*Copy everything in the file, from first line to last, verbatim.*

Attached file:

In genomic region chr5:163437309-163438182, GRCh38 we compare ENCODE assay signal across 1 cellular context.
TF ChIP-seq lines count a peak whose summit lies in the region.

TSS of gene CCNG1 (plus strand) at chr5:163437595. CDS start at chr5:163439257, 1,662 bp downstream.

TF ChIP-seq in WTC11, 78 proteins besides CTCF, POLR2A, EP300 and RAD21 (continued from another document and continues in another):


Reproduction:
In genomic region chr5:163437309-163438182, GRCh38 we compare ENCODE assay signal across 1 cellular context.
TF ChIP-seq lines count a peak whose summit lies in the region.

TSS of gene CCNG1 (plus strand) at chr5:163437595. CDS start at chr5:163439257, 1,662 bp downstream.

TF ChIP-seq in WTC11, 78 proteins besides CTCF, POLR2A, EP300 and RAD21 (continued from another document and continues in another):